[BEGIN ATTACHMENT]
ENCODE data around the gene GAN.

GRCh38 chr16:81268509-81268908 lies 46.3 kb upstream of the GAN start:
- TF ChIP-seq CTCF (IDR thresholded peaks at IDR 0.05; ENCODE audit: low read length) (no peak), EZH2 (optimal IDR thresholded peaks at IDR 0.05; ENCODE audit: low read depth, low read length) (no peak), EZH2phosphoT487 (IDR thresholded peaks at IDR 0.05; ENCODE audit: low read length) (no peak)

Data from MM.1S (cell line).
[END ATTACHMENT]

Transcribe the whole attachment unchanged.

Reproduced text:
ENCODE data around the gene GAN.

GRCh38 chr16:81268509-81268908 lies 46.3 kb upstream of the GAN start:
- TF ChIP-seq CTCF (IDR thresholded peaks at IDR 0.05; ENCODE audit: low read length) (no peak), EZH2 (optimal IDR thresholded peaks at IDR 0.05; ENCODE audit: low read depth, low read length) (no peak), EZH2phosphoT487 (IDR thresholded peaks at IDR 0.05; ENCODE audit: low read length) (no peak)

Data from MM.1S (cell line).